The greatest case of mistaken identity in modern society relates to the four marks of public success: money, power, fame, and status. I have no problem with money, power, fame, or status — as long as they're treated as resources, rather than as goals in themselves. But that's precisely the problem for most people — and that's why it's so hard for people to answer the question "How much is enough?" If acquiring money or fame is your goal, how do you know when you have enough? Everyone I know who has a little wants more. But everyone I know who has a lot also wants more.
The only way most people recognize their limits is by trespassing on them — by going so far in pursuit of money or position that they finally realize that they've gone over the line. Aristotle warned that the problem with desire is that it feeds on itself. That's still true: After you make your first $1 million, your natural impulse is to want $10 million. As an ancient philosopher might have said: Desires make good servants — but bad masters.
How do you guard against the impulse to want more?
The people I know who are satisfied with their income or their position are people who treat those things as resources — not as goals. They know how much is enough because, for them, money or power has instrumental value. Do you have enough money? Enough for what? To maintain a certain lifestyle? To provide security — freedom from worry about the future? Those objectives have price tags, although the prices are different for different people.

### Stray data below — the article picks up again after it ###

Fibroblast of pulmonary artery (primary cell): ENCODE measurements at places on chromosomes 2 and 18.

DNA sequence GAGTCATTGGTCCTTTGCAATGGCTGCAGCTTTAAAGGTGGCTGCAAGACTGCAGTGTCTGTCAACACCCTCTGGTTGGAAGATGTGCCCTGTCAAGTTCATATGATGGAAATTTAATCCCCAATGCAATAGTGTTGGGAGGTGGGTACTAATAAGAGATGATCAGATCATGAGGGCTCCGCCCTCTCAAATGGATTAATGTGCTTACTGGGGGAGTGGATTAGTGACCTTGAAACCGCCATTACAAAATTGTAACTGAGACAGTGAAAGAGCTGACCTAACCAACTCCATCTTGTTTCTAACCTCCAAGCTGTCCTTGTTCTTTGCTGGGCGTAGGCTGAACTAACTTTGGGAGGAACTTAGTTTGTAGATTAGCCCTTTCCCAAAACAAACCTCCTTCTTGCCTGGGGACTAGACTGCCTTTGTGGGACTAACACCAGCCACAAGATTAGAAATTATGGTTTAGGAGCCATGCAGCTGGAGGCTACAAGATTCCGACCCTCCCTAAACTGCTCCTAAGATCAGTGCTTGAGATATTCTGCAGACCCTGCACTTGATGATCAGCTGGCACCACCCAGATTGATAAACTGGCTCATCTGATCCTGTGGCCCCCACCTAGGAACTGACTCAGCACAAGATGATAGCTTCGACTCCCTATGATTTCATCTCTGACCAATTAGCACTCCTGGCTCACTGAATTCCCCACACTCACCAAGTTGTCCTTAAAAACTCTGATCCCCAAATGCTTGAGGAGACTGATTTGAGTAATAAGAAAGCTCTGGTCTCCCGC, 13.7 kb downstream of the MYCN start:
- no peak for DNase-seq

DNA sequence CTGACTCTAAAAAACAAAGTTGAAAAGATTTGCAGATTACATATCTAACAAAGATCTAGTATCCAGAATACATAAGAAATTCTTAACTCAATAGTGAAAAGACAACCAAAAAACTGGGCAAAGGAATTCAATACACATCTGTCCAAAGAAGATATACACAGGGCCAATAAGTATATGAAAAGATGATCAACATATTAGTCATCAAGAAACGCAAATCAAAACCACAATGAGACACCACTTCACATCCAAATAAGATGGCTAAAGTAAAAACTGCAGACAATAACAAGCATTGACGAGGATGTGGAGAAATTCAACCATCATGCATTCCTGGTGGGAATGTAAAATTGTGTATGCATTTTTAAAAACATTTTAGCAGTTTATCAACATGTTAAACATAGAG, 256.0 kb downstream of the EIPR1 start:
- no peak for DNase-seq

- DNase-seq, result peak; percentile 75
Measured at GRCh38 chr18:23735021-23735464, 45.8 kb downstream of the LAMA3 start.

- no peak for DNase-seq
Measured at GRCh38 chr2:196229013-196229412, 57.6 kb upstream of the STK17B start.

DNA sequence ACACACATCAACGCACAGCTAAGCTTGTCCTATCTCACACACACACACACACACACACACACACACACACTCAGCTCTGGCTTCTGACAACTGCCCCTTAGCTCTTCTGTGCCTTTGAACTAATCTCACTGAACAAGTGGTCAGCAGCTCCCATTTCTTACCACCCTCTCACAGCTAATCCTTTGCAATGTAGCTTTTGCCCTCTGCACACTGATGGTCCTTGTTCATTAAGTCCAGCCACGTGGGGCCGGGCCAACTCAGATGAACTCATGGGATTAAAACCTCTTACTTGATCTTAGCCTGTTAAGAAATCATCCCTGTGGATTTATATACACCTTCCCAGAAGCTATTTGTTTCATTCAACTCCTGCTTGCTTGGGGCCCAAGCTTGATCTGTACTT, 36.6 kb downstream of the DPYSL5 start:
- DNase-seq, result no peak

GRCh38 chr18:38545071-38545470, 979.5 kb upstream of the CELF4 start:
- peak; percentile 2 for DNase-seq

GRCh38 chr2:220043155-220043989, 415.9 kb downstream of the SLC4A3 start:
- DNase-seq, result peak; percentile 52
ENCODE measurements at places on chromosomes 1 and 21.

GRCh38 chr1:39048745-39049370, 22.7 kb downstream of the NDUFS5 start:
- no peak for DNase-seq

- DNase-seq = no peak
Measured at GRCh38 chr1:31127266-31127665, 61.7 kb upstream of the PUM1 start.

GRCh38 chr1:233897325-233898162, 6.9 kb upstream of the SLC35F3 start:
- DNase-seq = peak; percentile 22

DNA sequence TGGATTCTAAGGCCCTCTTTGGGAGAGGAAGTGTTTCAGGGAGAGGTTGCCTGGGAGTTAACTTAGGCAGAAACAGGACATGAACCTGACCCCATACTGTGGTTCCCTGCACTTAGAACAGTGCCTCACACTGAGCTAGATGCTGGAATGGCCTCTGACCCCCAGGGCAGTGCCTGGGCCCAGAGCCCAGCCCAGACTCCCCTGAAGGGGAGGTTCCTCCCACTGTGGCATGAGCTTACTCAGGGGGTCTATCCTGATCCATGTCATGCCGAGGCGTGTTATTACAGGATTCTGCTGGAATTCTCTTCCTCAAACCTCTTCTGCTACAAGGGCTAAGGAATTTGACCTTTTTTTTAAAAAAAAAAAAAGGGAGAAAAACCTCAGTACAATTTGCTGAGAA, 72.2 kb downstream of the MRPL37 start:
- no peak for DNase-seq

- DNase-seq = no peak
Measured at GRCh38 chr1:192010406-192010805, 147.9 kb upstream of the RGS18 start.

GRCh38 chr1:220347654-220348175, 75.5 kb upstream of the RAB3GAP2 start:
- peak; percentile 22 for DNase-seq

Seneca, a Roman orator, lawyer, and Stoic philosopher, lived during one of the periods of greatest excess in human history. Seneca amassed a fortune, and he achieved fame in Rome as an adviser to the young emperor Nero. But he urged anyone who'd listen to him to spend one day a month living on bread and water and sleeping on the floor. Why? Because, by doing those things, you realize how little you need to survive. Most people are pushed into excess by their fears: "How would I survive if I stopped working for this client, or if I didn't make this trip, or if I turned down this project?" Seneca wanted people to distinguish their needs from their desires. You don't have to sleep on the floor once a month, but that distinction is crucial for getting at the heart of "enoughness."